Spring is an explosion of nature that implores us to get out and get dirty. But beware – so many different tasks in not enough time can lead to chaos in the garden. Selecting the right order in which to do things can save steps later.
Weed sweeps are a great place to start in early spring. Get the weeds before they reseed and overpopulate. Feeling overwhelmed? Prioritize weeds going to seed or close to it. Look for strategic zones you can sheet mulch, like a carpet of lawn seeds gone wild along a fence line. Sometimes this is easier than pulling up weeds with too much soil still attached. Identify the root type so you can be effective. Are they easy to pull annuals, or do they require a digging tool for tap roots? Being prepared with the right tool can save time.
Once the weed sweeps are done, you can safely fertilize existing plants. (There’s no point in feeding weeds, right?) Feed and amend your soil with organic fertilizers like kelp or bone meal; these amendments will get worked in to the soil during the spring rains and will be available to your plants when they need it. Harsh, synthetic fertilizers kill beneficial bacteria and fungus that contribute to overall plant health – and we don’t want that. Incorporate a monthly dose of liquid love in the form of a fish emulsion, seaweed, or compost tea – a great boost for both container and garden beds. Compost Tea is available at the Eugene and Springfield locations of Lane Forest March-October.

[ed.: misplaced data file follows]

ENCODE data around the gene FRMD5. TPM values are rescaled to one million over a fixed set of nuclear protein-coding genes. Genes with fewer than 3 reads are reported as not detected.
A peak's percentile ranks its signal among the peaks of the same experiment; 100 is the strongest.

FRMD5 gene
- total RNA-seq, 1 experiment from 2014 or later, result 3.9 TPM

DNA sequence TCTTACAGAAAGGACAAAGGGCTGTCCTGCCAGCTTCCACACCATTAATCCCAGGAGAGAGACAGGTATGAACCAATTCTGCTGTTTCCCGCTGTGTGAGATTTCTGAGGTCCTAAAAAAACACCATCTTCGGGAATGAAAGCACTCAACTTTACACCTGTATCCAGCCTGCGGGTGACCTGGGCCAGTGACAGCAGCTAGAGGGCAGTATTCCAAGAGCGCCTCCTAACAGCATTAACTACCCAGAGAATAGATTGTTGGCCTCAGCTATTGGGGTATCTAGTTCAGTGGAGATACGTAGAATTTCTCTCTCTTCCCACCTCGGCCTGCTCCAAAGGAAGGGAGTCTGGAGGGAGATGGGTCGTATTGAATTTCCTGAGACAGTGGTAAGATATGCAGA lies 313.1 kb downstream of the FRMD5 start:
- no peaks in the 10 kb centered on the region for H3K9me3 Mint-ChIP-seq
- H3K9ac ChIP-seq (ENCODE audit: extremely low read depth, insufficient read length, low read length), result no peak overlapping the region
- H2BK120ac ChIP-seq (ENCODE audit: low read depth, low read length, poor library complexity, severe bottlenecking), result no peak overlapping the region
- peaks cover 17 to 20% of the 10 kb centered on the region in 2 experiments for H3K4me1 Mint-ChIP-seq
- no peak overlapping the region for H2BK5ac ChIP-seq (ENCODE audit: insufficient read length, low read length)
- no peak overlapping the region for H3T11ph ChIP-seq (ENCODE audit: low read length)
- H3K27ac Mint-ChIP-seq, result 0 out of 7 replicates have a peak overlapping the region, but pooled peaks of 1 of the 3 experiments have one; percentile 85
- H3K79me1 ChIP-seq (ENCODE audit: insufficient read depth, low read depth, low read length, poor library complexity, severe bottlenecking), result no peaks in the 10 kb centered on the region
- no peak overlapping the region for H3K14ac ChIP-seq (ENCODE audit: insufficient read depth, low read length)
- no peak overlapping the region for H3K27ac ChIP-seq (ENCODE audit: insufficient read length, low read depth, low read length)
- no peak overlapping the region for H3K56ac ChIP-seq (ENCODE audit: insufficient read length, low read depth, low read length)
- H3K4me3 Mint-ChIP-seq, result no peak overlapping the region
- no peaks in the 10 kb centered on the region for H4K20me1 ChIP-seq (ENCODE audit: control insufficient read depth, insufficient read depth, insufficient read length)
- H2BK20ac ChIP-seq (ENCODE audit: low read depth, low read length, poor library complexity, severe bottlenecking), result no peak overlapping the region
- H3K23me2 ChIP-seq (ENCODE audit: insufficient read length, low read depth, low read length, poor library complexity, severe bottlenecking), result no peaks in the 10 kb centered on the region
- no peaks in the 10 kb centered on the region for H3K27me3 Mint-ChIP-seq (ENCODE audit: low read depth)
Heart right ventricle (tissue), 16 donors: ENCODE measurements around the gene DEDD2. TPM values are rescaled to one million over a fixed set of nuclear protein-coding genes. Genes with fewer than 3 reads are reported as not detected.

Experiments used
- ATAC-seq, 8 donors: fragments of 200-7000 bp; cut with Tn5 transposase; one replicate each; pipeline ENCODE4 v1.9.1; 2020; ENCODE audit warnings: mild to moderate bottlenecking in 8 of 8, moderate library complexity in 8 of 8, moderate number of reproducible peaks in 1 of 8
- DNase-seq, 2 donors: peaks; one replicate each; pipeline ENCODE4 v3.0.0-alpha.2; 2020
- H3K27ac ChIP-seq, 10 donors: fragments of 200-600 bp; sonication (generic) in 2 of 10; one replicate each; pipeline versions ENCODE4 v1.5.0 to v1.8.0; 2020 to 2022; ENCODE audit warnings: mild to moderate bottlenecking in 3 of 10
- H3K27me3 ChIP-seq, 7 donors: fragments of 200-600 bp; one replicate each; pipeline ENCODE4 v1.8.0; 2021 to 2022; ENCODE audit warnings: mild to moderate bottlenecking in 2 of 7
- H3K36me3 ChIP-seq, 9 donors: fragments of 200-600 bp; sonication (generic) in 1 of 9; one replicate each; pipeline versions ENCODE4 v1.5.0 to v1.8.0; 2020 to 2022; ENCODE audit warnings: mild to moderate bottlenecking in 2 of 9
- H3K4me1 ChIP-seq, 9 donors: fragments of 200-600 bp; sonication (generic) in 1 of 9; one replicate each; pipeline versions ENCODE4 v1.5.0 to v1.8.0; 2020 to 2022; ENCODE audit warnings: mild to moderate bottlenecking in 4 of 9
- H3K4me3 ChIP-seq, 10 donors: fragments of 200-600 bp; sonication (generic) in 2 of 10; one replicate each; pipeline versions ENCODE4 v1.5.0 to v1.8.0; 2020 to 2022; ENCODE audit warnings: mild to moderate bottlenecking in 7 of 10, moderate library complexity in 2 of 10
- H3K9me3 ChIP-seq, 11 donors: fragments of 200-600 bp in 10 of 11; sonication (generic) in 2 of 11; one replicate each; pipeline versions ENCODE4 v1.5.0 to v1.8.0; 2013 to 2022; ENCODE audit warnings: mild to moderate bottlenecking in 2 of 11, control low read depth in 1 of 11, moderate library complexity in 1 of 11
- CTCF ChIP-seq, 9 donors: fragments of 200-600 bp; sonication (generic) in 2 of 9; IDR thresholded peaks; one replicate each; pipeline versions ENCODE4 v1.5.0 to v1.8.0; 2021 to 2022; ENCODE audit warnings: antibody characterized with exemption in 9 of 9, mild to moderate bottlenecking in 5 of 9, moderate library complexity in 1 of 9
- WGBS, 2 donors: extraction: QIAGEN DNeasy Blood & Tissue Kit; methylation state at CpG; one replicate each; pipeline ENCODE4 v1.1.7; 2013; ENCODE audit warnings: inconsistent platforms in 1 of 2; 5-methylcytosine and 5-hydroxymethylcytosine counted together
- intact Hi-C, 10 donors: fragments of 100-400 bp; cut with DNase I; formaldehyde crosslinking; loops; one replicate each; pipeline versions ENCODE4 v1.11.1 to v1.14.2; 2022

Once the weeding and fertilizing are done, there must be a way to tuck it all in; mulching is just the right trick to getting your green space all good to grow. Lane Forest Products has a great selection of mulches and composts that work well as a mulch. Is your soil wet and compacted, or easily dried out and sandy? Find out your soil type and mulch accordingly. I like using LFP Hemlock Mulch to tuck in Rhododendrons and azaleas. My perennials look amazing with a Blended Mint blanket.
Spring tasks should bring weed sweeps, fertilizing, and mulching (in that order) to get control of your garden before it turns wild. Then again, there’s nothing wrong with being a little wild in the garden! Just have fun.